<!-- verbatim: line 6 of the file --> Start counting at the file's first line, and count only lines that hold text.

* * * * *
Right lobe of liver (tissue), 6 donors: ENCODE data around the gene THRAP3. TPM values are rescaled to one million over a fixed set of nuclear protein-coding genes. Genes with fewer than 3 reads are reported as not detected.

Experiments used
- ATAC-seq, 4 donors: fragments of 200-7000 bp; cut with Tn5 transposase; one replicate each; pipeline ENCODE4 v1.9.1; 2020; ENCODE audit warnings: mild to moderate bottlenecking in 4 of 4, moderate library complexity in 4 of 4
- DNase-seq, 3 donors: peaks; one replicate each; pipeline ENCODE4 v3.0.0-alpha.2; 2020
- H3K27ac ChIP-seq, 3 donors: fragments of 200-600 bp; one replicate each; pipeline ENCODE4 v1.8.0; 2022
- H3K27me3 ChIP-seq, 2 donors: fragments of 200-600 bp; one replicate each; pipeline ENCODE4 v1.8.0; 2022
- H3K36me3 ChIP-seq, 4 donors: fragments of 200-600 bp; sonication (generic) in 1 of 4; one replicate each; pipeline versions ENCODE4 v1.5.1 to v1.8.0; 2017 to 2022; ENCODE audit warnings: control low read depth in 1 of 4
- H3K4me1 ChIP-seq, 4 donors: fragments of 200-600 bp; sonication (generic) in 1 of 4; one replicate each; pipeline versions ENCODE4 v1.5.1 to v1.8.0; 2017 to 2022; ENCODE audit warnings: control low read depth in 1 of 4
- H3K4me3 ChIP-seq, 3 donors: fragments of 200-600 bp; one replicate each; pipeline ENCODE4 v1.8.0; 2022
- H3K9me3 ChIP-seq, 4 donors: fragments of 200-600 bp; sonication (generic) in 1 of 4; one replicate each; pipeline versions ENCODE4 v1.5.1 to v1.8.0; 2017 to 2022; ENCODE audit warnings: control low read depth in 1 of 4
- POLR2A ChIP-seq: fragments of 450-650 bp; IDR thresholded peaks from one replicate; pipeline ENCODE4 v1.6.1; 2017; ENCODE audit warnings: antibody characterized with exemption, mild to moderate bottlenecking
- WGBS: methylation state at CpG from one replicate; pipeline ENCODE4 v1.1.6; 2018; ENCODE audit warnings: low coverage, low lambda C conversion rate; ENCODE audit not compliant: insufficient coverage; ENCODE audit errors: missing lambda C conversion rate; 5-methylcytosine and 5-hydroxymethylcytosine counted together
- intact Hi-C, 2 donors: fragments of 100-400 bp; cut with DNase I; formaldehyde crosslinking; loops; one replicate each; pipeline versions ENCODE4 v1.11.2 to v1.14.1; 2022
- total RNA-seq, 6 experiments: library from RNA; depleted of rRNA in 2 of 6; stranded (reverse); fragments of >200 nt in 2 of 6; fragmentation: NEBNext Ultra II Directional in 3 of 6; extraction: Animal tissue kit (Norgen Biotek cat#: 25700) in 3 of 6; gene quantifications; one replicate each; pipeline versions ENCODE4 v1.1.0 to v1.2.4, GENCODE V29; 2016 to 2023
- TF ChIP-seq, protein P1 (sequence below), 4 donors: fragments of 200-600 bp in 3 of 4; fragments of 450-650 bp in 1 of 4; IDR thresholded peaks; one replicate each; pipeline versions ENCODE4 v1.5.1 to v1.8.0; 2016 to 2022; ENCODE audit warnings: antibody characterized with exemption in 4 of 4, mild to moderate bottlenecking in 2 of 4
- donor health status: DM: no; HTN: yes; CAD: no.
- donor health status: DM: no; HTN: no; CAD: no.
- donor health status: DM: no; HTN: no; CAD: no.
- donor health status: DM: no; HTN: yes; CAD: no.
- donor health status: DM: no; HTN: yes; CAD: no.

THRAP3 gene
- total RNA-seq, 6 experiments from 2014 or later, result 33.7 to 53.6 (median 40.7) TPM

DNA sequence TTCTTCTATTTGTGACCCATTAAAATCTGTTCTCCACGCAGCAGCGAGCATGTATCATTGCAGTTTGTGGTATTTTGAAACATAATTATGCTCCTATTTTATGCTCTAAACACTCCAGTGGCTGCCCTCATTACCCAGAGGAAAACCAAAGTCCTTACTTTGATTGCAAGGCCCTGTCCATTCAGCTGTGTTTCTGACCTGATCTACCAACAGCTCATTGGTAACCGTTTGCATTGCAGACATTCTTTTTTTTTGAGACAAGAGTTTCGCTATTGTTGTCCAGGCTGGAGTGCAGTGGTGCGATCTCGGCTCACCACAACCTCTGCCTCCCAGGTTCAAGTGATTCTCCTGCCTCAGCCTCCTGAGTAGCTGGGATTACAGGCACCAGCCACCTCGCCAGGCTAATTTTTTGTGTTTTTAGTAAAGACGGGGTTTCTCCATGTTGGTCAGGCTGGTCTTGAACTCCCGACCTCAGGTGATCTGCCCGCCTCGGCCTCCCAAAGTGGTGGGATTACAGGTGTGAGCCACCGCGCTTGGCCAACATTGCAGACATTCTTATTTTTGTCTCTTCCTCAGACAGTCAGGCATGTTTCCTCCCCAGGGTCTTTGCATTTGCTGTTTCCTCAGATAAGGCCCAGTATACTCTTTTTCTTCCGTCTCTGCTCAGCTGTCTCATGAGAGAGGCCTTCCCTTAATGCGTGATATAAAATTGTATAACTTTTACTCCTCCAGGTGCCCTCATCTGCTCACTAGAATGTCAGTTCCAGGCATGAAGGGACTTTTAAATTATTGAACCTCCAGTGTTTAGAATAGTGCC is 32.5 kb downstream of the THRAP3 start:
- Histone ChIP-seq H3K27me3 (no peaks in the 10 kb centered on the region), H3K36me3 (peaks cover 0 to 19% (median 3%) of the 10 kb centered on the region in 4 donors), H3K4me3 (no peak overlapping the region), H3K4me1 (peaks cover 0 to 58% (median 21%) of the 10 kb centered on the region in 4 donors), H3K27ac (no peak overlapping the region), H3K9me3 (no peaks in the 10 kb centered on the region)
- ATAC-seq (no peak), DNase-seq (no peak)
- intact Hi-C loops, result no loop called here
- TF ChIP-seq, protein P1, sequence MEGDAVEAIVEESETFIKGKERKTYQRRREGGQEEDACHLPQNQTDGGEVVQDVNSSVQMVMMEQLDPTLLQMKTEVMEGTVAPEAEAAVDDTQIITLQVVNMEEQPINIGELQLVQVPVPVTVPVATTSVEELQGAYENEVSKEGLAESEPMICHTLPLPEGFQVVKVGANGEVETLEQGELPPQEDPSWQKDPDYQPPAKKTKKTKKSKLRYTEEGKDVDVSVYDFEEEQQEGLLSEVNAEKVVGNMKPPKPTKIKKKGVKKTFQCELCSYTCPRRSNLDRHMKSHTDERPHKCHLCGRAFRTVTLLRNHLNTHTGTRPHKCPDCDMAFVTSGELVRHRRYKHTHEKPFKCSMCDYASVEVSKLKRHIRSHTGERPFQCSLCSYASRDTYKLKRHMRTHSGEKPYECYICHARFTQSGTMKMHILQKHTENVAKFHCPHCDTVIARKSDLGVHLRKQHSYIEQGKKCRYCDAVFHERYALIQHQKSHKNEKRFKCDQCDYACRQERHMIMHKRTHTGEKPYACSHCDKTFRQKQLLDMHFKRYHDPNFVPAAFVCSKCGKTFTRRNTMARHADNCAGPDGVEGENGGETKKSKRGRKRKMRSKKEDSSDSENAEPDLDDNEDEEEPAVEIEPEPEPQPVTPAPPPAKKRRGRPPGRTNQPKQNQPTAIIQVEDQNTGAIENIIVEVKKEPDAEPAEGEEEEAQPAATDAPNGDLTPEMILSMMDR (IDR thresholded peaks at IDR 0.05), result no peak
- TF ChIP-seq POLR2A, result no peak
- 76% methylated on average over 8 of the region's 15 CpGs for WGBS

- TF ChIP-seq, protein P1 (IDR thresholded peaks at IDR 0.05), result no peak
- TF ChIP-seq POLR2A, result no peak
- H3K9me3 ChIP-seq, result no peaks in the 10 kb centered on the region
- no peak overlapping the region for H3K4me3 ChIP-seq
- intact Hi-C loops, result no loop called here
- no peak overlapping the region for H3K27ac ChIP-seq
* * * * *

- H3K27me3 ChIP-seq, 2 donors: fragments of 200-600 bp; one replicate each; pipeline ENCODE4 v1.8.0; 2022